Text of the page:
Image for article titled Dungeons & Dragons created the blueprint nerd culture still follows today

Other ideas first explored in D&D—levels, experience points, and hit points among them—are also now ubiquitous. That’s largely because they’ve been adopted by video games. And that’s because the people who made video games were old-school nerds.

“These were people that were also into a lot of other things like performing arts and computers in the 70s,” says Witwer. “Unsurprisingly, Dungeons & Dragons, and the concepts that it brought forth, became adapted to some of these emerging technologies that became very, very important.”

Now D&D is coming full circle. Critical Role, a live-streamed show where voice actors play D&D, regularly gets millions of views. A slew of podcasts featuring groups of friends simply playing D&D for an audience clock hundreds of thousands of downloads per month. And it’s still a great way for families to connect.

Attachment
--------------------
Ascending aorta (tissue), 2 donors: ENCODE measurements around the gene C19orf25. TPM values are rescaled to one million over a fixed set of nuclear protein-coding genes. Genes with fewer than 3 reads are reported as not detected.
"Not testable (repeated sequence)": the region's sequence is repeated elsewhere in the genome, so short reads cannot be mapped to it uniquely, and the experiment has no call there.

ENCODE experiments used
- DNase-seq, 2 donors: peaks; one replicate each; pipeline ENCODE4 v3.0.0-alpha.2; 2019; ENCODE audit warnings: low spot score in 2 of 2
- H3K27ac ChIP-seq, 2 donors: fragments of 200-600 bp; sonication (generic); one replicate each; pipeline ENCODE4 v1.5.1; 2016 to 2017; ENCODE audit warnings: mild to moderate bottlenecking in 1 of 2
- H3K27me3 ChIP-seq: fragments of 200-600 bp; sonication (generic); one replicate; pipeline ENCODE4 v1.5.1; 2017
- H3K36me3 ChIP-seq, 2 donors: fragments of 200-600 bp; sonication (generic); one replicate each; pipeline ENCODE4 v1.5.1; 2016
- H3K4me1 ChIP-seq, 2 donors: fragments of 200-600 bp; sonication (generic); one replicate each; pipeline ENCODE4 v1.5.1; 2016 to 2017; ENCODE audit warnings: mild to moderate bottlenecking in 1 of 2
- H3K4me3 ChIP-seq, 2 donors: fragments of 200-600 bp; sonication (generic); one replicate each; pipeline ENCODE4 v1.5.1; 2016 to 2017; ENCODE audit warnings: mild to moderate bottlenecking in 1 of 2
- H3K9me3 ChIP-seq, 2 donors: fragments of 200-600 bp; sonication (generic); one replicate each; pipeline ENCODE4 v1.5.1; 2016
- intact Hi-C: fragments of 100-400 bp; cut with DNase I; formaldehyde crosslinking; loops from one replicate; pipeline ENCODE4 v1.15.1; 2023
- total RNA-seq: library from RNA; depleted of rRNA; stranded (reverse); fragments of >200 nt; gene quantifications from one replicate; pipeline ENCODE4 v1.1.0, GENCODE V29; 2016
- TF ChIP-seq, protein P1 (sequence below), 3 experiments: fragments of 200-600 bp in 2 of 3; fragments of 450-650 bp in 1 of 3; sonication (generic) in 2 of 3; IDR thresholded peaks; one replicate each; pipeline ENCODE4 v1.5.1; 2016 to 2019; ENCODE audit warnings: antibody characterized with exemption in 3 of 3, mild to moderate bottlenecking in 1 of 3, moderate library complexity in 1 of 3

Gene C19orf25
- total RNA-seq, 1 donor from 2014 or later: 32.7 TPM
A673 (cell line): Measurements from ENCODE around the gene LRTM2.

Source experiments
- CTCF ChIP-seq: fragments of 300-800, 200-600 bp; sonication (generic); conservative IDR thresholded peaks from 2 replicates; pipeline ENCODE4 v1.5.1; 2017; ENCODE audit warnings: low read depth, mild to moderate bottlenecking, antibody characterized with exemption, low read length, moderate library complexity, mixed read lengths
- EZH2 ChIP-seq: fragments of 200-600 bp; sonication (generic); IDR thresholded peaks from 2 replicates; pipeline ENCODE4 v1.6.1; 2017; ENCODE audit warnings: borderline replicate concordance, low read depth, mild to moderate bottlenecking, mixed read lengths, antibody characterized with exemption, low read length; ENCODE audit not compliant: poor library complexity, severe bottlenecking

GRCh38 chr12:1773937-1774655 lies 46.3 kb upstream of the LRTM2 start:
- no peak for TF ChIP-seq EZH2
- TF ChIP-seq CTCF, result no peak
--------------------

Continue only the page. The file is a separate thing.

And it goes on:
It’s likely only the beginning. After all, D&D is where it all started. Says Peterson, “I think it’s almost impossible to do fantasy, whether you’re George R.R. Martin or take your pick, without having some picture of D&D in what you’re doing.”

Update: An earlier version of this story mistakenly claimed Dungeons & Dragons was popular before comics.

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